The best lectures, like any good talk, invite students to think imaginatively and conceptually about a significant theme or problem. They do more than “ cover the material.” Professor David Kennedy of History reminds us that a good lecture always offers a point of view and an entry into a field of study. It is not, however, the ideal platform for a complex scholarly argument or a massive transfer of data.
You should also try for a relaxed, conversational tone; allow yourself to think out loud, and engage with the material as you present it. It’s usually a mistake to rely extensively on a verbatim text, which can result in the kind of mind-numbing performance often parodied in television and movies.
Thorough preparation of a lecture will increase your confidence, improve your delivery style, and enhance the effectiveness of your presentation. When preparation time is limited, focus on the following:
- Craft an introduction that will set a clear and engaging agenda.
- Create an outline of your main points, examples, or demonstration.
- Prepare and practice a short conclusion that will tie the strands of the lecture together and place the lecture in the wider context of the course.
- If you plan to use technology aids, prepare backups in case of technological difficulties.
Keep Your Focus
- Limit the main points in a lecture to five or fewer.
- Create effective visuals, analogies, demonstrations, and examples to reinforce the main points.
- Share your outline with students.
- Emphasize your objectives and key points in the beginning, as you get to them, and as a summary at the end.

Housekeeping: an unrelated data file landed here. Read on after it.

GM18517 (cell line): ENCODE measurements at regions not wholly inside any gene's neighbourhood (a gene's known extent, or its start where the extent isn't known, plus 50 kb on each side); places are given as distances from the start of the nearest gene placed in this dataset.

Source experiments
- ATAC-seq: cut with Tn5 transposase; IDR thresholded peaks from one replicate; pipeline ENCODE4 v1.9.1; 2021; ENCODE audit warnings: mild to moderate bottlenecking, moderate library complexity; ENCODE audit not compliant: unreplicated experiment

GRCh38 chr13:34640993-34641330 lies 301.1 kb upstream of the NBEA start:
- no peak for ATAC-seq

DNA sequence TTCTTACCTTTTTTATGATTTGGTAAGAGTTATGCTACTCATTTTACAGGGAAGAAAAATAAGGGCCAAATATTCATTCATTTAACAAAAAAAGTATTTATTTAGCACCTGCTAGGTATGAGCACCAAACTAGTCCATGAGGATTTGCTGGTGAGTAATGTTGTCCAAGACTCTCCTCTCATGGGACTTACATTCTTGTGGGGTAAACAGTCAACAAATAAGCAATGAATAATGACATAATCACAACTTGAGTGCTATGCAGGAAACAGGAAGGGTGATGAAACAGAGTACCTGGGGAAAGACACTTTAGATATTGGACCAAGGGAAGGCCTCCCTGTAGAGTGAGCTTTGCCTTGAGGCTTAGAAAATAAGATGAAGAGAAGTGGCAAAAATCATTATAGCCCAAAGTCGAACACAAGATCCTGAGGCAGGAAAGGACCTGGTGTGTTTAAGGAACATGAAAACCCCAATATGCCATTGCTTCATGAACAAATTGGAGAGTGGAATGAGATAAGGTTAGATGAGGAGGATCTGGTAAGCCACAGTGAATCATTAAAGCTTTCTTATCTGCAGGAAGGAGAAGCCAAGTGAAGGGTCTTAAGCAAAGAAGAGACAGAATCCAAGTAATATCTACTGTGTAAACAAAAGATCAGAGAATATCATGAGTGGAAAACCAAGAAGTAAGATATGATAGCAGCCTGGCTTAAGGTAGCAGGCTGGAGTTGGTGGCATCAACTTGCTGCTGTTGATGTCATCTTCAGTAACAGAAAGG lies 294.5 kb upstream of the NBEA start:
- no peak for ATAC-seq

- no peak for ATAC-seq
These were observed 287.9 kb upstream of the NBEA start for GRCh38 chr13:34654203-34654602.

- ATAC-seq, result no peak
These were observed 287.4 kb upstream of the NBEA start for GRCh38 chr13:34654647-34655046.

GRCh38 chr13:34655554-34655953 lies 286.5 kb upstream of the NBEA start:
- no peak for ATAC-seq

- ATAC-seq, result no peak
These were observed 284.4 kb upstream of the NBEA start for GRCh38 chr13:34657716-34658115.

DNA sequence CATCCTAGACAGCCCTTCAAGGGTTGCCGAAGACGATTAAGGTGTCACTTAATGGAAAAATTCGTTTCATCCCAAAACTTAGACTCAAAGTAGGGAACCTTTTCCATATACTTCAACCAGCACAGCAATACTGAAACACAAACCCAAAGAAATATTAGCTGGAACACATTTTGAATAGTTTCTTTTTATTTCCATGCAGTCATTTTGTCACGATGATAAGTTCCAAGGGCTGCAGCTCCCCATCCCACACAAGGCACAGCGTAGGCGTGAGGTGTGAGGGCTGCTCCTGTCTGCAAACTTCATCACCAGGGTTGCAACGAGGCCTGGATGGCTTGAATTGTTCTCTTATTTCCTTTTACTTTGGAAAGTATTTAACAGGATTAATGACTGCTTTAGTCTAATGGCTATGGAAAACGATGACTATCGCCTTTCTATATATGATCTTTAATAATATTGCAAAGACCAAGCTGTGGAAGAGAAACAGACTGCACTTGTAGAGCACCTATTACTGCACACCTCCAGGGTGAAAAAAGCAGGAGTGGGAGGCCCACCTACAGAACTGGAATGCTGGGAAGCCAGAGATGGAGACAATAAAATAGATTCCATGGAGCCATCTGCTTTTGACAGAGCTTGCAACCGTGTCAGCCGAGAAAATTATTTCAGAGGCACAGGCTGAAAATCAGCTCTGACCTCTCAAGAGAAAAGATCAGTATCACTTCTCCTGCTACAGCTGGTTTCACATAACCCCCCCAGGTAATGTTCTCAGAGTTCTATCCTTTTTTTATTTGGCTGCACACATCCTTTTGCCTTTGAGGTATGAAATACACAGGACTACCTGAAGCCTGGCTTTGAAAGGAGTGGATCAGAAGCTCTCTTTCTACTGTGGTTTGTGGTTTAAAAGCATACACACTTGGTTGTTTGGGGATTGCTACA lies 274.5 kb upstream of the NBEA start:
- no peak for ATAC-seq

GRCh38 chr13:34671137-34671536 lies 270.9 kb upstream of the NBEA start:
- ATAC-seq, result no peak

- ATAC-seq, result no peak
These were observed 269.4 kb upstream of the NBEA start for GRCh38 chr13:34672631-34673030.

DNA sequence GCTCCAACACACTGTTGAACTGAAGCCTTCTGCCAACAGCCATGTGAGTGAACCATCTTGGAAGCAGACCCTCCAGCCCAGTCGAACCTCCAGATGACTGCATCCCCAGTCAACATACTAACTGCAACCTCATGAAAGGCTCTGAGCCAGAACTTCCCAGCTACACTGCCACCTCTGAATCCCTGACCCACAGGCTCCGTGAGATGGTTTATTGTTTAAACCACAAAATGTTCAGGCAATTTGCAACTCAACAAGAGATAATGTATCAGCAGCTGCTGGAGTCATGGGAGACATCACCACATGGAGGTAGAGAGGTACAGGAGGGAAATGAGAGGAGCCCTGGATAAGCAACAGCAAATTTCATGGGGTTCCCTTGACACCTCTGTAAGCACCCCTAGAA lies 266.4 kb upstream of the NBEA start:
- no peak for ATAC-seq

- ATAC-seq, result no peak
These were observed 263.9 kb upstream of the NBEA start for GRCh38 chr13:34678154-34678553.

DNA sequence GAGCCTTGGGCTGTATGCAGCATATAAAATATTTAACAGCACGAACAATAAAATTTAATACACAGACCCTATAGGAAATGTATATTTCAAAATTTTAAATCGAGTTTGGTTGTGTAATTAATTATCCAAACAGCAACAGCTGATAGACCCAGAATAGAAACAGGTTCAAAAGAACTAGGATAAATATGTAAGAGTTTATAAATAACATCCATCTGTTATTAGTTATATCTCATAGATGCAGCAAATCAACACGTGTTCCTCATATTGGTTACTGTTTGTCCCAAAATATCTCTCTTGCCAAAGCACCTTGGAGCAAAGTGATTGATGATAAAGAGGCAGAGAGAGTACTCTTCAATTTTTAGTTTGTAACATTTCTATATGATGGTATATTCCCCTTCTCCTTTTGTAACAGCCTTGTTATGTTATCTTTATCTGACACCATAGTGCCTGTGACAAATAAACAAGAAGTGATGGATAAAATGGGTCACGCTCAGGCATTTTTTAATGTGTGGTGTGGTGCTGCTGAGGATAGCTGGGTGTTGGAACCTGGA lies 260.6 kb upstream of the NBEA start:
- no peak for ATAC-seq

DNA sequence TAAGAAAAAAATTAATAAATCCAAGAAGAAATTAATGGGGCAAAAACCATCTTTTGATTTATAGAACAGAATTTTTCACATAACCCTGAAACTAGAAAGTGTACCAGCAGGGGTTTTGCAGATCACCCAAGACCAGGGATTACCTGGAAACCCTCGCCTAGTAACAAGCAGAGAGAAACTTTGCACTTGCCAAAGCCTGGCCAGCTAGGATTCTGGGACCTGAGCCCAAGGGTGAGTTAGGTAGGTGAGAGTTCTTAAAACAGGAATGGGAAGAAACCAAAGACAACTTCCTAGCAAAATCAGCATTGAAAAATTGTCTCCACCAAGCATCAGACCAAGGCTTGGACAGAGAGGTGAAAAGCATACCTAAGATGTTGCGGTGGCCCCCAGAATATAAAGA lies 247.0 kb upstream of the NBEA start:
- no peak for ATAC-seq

Basic Presentation Skills
You don’t need to be a charismatic showman to deliver a strong lecture; begin by refining your basic presentation skills.
- Avoid reading your lectures verbatim; if you must refer to your notes frequently, combine this with lots of eye contact.
- When making eye contact, actually look at specific individuals while you make a point; don’t just continually scan the room. Individuals seem most comfortable with about five seconds of sustained eye contact.
- When you lecture, speak clearly and not too rapidly. If students are busy taking notes, go even slower.
- Face the students as much as possible, rather than facing the blackboard, projection screen, or laptop.
- Try taping your lecture on a tape recorder and listen to yourself.
Engage Your Audience
- Focus attention early on using a quote, a dramatic visual, an anecdote, or other material relevant to the topic.
- Integrate visuals, multimedia, discussion, active learning strategies, small-group techniques, and peer instruction.
- Link new material to students’ prior knowledge, such as common experiences or previous coursework. Can what you’re teaching explain a phenomenon that students may have wondered about? Does what you’re teaching contradict ideas that students may have about how the world works?
- Show enthusiasm for the topic and information. Remember, you are modeling your discipline.
- Give students time to think and genuine opportunities to respond.